As in all communities, even one that is demonstrably poor, there are people who are doing better than others. The pub is thriving and the local internet café boasts a steady stream of business. Dogs roam the street and neighbours call out to each other. Some people are lucky enough to have traditional houses – made of bricks, with proper front doors (apparently the work of an Irish charity). The local church provides succour, handing out care packages from charities and showcasing some of the local arts and crafts. I spend big as a way to give back. At the end of the tour our guide thanks us for our bravery… they are words that floor me.

Cape Town itself, the city centre, is vibrant and full of life. Business is booming and the streets burst with people going about their business. But, lulled perhaps into a false sense of security, we nearly get mugged while standing outside the main train station looking somewhat confused and cashed up. Years ago, a taxi driver taking us to a similar place in Rosario, Argentina gave us a stern warning. “Cuidado, cuidado” he said, making a strange wavy movement with his hand. Watch out. Beware. Crooks about. So, it’s a lesson we know from old – in places with rampant income inequality, you need a bit of cuidado about you, especially at train stations. The intervening years of suburban complacency have clearly dulled our travel-senses. I ward off the “aggressive beggars” with the large painting I had purchased at Green Market Square earlier in the day.

The night life in Cape Town doesn’t disappoint. We bar and restaurant hop through the heart of the city which teams with life.  The Gin Bar – a light and airy space with a wide selection of gin-cocktails; The Commissary – an intimate, low lit restaurant above a graffiti covered stair well serving excellent food and great wine; The Shortmarket Club – somewhat more sophisticated and high end for dessert. Through it all we felt safe and sated.

To round off the trip, we hike up Table Mountain. Yes, you can take the cable car or walk up easier pathways that wind step-like around the back of the mountain. But in the company of a local, who may well be part dassie, we opt for a frontal assault. Despite dire warnings of steep rock climbing and difficult navigation, our friend shrugs. He runs up here, apparently, and perhaps he is telling the truth because on our 4-hour climb we pass people doing exactly that. Still, there were some hairy moments for a little soul like me who is a tiny bit afraid of heights. Chains had to be used and there was some tentative shuffling across a narrow ledge to reach the end. But we made it and were rewarded with a spectacular view of the city so ripe with hope – if only more could be done to provide willing people with economic opportunity.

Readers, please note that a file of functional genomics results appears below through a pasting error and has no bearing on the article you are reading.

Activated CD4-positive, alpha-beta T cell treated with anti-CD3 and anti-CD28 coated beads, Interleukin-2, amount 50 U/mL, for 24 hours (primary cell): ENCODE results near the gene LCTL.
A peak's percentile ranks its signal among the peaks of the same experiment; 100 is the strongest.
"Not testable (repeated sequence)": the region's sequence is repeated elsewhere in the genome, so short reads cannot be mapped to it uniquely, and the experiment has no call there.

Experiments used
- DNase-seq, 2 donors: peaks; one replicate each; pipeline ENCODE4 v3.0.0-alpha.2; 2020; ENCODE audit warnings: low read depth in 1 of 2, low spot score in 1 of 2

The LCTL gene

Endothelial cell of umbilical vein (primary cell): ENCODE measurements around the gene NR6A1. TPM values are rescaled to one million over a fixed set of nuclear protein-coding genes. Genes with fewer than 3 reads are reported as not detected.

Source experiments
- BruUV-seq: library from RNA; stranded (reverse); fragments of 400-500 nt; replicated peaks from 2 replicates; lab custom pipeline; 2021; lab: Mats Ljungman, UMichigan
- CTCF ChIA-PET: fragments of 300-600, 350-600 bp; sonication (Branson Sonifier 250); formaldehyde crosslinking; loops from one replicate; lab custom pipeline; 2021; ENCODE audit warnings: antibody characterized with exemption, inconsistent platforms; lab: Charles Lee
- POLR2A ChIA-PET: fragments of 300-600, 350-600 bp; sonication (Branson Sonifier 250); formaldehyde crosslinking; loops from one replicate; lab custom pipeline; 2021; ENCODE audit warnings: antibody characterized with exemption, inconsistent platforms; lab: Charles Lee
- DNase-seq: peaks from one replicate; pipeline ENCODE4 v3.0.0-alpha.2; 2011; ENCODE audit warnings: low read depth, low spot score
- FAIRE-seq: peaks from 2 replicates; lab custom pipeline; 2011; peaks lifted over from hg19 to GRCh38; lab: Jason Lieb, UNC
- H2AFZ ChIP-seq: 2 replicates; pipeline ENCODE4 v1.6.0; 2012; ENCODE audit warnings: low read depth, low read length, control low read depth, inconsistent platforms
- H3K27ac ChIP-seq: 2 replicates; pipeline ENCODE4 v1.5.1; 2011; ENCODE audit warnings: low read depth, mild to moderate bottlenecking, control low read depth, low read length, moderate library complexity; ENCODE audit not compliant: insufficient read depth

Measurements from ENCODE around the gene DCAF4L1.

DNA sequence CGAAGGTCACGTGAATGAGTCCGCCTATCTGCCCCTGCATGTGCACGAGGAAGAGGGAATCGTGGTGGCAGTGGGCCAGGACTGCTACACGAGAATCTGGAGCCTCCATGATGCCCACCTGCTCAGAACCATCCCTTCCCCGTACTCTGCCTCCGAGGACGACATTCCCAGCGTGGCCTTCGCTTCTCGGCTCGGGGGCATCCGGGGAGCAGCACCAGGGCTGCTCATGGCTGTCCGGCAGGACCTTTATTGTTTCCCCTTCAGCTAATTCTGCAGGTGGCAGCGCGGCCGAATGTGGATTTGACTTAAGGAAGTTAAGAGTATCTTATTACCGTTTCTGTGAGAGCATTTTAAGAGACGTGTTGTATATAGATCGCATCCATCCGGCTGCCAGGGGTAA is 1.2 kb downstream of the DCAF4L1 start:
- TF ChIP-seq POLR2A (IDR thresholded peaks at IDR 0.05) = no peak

On the way home we stop at UCT – our old uni campus – and sit on Jamie stairs and reminisce about those long ago days of heady freedom, with just a few assignments, a part time job and exams to cope with. What a privilege it was to have attended this beautiful campus and what a gift it was to make life-long friends who still travel with us along this journey we call life.

The Lion and the Buck

It’s the eyes you notice – yellow intense slits that look right through you and pin you to the spot as surely as a butterfly laid out before a lepidopterist. Even though we are technically safe in our land rover, it’s an open plan version with no glass windows and only air separates us from the wild animals. A belief that the lion sees us as one with the land rover – an elephant sized, not very tasty rock-like-thing – contributes to this sense of security. But still, we are wary. If it had a mind to, the lion could kill us all without breaking a sweat.  Fortunately, he is more interested in lovemaking this fine spring day. The female of his affections lies not far away, and we infer a close intimacy between them, a sense of partnership and care.

We see a lot of the lion this trip. Two males, two females, and they are majestic. Lithesome and fluid in a way that only felines are.  Early one morning we come across one of the lionesses, lying alone under a tree. She is surrounded by several hyena. The hyena are considering an attack. Gathering in groups, calling to each other, casting sly glances in her direction, they skitter about the dry plains unsure as to the best course of action. The lioness feigns indifference, an epitome of stillness, but she is alert, keeping an eye on them and her escape route. For reasons known only to themselves, the hyenas give up the idea and move on, a rambling pack of rangy chattering carnivores, not as pretty or as powerful as a lion, but an essential part of the ecosystem.